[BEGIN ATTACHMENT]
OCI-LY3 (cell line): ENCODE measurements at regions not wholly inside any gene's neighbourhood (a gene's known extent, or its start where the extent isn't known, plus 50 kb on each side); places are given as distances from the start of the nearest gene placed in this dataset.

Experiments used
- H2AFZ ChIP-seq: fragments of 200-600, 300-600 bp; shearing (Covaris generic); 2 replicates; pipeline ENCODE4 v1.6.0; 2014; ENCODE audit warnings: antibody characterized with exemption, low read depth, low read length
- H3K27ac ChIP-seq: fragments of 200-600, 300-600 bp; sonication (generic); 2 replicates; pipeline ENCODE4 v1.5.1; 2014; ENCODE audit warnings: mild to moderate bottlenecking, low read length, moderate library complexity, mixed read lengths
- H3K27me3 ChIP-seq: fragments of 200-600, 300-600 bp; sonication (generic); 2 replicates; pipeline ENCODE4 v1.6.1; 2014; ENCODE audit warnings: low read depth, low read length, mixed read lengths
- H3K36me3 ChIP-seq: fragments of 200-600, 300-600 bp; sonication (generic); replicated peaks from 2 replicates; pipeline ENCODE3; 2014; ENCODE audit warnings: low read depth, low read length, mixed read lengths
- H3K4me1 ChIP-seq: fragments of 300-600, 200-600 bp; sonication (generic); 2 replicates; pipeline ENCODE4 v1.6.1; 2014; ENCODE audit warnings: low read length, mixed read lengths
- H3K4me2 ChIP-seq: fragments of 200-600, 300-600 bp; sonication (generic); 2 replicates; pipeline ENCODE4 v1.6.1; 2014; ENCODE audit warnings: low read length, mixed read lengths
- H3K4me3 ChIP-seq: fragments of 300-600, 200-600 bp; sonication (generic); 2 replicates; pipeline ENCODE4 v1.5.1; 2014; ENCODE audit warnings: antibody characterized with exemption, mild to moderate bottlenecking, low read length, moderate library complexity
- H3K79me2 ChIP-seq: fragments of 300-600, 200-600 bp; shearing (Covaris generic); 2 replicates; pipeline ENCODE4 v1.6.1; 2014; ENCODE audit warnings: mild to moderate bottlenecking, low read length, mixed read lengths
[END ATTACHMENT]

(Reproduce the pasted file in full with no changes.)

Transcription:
OCI-LY3 (cell line): ENCODE measurements at regions not wholly inside any gene's neighbourhood (a gene's known extent, or its start where the extent isn't known, plus 50 kb on each side); places are given as distances from the start of the nearest gene placed in this dataset.

Experiments used
- H2AFZ ChIP-seq: fragments of 200-600, 300-600 bp; shearing (Covaris generic); 2 replicates; pipeline ENCODE4 v1.6.0; 2014; ENCODE audit warnings: antibody characterized with exemption, low read depth, low read length
- H3K27ac ChIP-seq: fragments of 200-600, 300-600 bp; sonication (generic); 2 replicates; pipeline ENCODE4 v1.5.1; 2014; ENCODE audit warnings: mild to moderate bottlenecking, low read length, moderate library complexity, mixed read lengths
- H3K27me3 ChIP-seq: fragments of 200-600, 300-600 bp; sonication (generic); 2 replicates; pipeline ENCODE4 v1.6.1; 2014; ENCODE audit warnings: low read depth, low read length, mixed read lengths
- H3K36me3 ChIP-seq: fragments of 200-600, 300-600 bp; sonication (generic); replicated peaks from 2 replicates; pipeline ENCODE3; 2014; ENCODE audit warnings: low read depth, low read length, mixed read lengths
- H3K4me1 ChIP-seq: fragments of 300-600, 200-600 bp; sonication (generic); 2 replicates; pipeline ENCODE4 v1.6.1; 2014; ENCODE audit warnings: low read length, mixed read lengths
- H3K4me2 ChIP-seq: fragments of 200-600, 300-600 bp; sonication (generic); 2 replicates; pipeline ENCODE4 v1.6.1; 2014; ENCODE audit warnings: low read length, mixed read lengths
- H3K4me3 ChIP-seq: fragments of 300-600, 200-600 bp; sonication (generic); 2 replicates; pipeline ENCODE4 v1.5.1; 2014; ENCODE audit warnings: antibody characterized with exemption, mild to moderate bottlenecking, low read length, moderate library complexity
- H3K79me2 ChIP-seq: fragments of 300-600, 200-600 bp; shearing (Covaris generic); 2 replicates; pipeline ENCODE4 v1.6.1; 2014; ENCODE audit warnings: mild to moderate bottlenecking, low read length, mixed read lengths